Wife murders husband in Witley 1987

1987, 21 October: Alan Hurlow: myself and Gary Parkin were part of the action teams involved with the murder of a man by his wife who lived off the Petworth Road, Witley in a cul-de-sac called Woodpeckers or Swallow Close. She apparently struck him with something about the head, then went for coffee round a neighbours house then worked nights at Godalming Post Office. I believe she came home the next morning and 'found' him. I think she thought he was seeing someone else. She got three years.

John Thorne: Peckhams, Oxted Green, Milford. The wife, who was a post woman at Godalming sorting office, came home and battered her husband to death as he lay on the settee. I was a funeral director at Gorringes and was asked by CID to remove the body to Royal Surrey County Hospital (RSCH) mortuary. I believe she got three years; I know there was an outcry locally about the sentence!

Bob Taylor: I was a Detective Sergeant at Guildford at the time and was the arresting and interviewing officer in this case along with Leslie Cross. Her husband was a farm manager with Loosely Farms and had failed to turn in for work. When someone from the farm went to their address at I think Swallow Close early in the morning they got no response and on looking through the letter box saw someone on their knees slumped on the settee face down.

Monica was a night worker at Godalming sorting office so not at home and the police were contacted. As I remember the first CID officer on the scene was Ted King followed by myself and Alan Radlett at Ted's request.

The victim was lying in such a way that you could not see his hands or face although most of the back of his head and contents were dispersed over the wall and ceiling. We thought that once all forensics had been done by Scenes of Crime Officers and the pathologist that when we moved the body we would find it was a suicide with a gun in the mouth such were the injuries to the back of the head. Alas no gun so a murder enquiry was started.

While all this was going on at the house Monica had returned from her night shift at the sorting office and was being looked after by neighbours, as far as she was concerned all was well when she left for work the previous evening. An incident room was set up at Guildford and John Hurst was SIO. Leslie and I were given an action to interview and take a statement from Monica.

As a result of this and other ongoing enquiries we arrested her on suspicion of conspiracy to murder her husband and brought her to Guildford where she was interviewed by us and subsequently charged with the murder.

Monica and her husband were well known in the bowls world, she according to her story had been physically and sexually abused as a child by father and brothers and eventually moved away to start a new life. She told us she had met the deceased and eventually married him and was very happy, because of her earlier abuse she found intercourse painful and had in effect given her husband a green card to have sex elsewhere providing it didn't affect their relationship.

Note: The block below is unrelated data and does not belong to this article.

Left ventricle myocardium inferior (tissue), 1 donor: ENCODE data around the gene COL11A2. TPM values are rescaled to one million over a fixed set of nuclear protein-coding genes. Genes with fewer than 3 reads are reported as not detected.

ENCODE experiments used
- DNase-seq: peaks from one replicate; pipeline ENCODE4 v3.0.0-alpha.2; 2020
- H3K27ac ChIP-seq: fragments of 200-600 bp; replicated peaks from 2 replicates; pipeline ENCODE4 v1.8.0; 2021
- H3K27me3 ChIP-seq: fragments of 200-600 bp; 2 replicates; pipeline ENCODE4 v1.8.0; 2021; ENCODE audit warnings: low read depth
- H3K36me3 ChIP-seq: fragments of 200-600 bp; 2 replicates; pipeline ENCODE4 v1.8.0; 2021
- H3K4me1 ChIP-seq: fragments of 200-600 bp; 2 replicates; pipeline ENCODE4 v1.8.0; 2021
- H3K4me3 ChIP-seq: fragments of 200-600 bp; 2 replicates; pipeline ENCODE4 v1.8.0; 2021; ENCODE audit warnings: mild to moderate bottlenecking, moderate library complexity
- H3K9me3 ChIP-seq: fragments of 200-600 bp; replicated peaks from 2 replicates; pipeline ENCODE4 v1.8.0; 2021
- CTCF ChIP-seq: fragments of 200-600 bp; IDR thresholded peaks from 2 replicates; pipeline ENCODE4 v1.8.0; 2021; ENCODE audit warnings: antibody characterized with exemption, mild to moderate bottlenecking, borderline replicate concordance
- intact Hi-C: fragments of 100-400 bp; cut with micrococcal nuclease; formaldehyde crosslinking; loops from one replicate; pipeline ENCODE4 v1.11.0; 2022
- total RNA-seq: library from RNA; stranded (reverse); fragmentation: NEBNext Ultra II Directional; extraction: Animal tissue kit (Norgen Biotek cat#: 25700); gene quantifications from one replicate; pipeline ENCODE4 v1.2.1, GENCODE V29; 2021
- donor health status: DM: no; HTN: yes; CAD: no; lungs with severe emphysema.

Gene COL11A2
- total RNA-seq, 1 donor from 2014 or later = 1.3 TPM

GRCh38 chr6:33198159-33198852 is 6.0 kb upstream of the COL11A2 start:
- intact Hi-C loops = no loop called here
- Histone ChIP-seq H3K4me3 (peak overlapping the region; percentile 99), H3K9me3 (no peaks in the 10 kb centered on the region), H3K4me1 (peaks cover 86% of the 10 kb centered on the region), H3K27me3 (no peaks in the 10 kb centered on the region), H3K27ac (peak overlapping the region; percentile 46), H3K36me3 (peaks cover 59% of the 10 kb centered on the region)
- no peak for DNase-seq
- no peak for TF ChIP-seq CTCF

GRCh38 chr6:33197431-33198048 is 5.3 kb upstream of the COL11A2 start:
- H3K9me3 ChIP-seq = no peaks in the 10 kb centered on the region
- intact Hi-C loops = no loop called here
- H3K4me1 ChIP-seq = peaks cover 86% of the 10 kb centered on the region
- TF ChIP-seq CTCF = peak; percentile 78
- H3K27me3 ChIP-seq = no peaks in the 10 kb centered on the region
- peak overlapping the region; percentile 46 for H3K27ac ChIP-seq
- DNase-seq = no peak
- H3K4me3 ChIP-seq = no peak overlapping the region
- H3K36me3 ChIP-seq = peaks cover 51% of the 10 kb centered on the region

Unfortunately her husband got involved with someone else and had asked Monica for a divorce. The enquiries showed that from this point Monica had attempted suicide on two occasions and had approached different people at work that she was willing to pay someone to have her husband done over and that she would like to be present to kick him in the balls.

It was believed that the murder weapon was a hammer although none was ever found despite extensive searches and the victim had been hit between the legs with the same weapon that was used on his head and face. On the night of the murder Monica had returned home after visiting a fairground worker she had befriended at the RSCH. It is believed that her husband was sitting asleep on the settee with his feet on a stool when she arrived. He was smashed in the face and then followed by numerous blows to the back of the skull and finally blows up between his legs.

She made some attempt to clean up, had a shower and changed clothes for her night shift, she then went around to the neighbours and had a coffee before going to her night shift. She had told the neighbours that when she had come back from the hospital her husband was along with some male who was still there when she left for work, this is a story that she maintained throughout.

Enquiries established that her timing was incorrect as to when she left the hospital and got home that evening and forensic evidence i.e. blood found in the shower and also blood spray on a sleeve and back of a jumper she was wearing on her visit to the hospital that evening was consistent with someone wielding the murder weapon.

She had pleaded not guilty to the murder and following her trial at the Central Criminal Court the jury returned a verdict of not guilty to murder but guilty to manslaughter on the grounds of provocation i.e. her husband's infidelity. She was sentenced to 3 years imprisonment.

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